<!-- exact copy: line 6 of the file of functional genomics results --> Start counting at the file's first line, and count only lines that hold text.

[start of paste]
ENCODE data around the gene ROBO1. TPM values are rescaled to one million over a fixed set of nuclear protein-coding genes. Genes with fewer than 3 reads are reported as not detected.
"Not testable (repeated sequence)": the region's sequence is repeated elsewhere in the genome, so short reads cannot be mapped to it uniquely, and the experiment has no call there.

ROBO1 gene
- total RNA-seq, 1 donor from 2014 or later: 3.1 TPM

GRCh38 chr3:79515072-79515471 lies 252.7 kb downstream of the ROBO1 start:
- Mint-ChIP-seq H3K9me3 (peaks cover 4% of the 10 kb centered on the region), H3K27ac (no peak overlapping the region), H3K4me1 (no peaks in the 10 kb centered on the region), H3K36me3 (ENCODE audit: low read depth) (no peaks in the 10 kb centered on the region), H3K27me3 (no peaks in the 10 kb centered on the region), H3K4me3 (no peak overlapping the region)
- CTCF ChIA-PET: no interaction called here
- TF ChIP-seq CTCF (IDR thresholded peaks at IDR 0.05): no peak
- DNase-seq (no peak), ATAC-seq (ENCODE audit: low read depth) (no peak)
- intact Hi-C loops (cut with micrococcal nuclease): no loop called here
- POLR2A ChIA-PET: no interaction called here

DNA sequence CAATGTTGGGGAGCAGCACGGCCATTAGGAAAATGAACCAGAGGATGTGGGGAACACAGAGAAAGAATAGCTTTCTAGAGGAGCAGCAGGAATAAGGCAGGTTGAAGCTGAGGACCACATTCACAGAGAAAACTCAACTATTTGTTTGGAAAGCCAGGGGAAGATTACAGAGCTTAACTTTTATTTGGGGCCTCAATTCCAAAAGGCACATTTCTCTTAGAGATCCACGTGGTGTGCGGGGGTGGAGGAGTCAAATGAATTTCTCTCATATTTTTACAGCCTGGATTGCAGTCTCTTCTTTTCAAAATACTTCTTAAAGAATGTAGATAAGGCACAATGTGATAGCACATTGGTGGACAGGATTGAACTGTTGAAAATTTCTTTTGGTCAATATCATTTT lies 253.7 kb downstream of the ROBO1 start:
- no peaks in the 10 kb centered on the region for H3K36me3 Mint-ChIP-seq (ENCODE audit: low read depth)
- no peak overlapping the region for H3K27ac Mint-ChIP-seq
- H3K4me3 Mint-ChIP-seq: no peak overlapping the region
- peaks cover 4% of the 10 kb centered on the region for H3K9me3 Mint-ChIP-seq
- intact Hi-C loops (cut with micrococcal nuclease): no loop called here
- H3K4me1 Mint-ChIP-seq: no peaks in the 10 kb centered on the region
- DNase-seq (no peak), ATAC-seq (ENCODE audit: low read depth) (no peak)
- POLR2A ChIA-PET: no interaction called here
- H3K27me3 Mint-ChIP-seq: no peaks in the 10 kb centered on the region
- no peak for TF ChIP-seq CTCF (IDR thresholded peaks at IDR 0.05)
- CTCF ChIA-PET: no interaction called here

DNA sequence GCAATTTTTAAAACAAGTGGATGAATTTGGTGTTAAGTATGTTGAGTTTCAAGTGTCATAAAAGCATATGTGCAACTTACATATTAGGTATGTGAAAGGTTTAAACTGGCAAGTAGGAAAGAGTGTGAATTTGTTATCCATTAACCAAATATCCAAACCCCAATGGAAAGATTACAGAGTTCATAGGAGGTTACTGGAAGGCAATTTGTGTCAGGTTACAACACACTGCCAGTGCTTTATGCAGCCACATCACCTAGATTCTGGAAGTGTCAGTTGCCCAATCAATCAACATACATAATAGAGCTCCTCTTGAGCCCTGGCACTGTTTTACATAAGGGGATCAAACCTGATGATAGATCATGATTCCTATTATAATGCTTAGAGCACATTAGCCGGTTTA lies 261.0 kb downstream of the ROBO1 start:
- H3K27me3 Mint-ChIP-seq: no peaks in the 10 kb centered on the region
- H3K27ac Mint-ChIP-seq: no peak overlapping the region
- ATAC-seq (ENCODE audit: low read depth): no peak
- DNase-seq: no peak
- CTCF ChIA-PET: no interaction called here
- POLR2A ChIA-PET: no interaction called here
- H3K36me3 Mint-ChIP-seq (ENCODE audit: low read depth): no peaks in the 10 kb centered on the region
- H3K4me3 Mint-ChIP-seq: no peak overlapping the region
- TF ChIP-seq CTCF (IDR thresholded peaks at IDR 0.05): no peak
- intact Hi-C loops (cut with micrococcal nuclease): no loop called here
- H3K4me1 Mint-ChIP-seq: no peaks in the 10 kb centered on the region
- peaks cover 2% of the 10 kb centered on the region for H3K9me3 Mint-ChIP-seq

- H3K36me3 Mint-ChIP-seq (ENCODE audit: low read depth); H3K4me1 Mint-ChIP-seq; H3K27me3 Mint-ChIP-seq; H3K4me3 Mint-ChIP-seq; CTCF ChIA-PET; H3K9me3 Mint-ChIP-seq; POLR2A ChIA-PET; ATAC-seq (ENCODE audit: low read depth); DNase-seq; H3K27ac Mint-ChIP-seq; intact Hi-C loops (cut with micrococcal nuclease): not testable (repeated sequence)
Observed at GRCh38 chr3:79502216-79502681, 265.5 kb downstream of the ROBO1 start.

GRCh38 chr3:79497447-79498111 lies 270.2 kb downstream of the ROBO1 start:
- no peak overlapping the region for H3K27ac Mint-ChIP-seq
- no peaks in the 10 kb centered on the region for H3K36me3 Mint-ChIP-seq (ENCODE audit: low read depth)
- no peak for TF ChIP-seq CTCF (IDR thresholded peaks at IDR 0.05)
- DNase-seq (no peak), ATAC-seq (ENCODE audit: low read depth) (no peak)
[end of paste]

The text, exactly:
- Mint-ChIP-seq H3K9me3 (peaks cover 4% of the 10 kb centered on the region), H3K27ac (no peak overlapping the region), H3K4me1 (no peaks in the 10 kb centered on the region), H3K36me3 (ENCODE audit: low read depth) (no peaks in the 10 kb centered on the region), H3K27me3 (no peaks in the 10 kb centered on the region), H3K4me3 (no peak overlapping the region)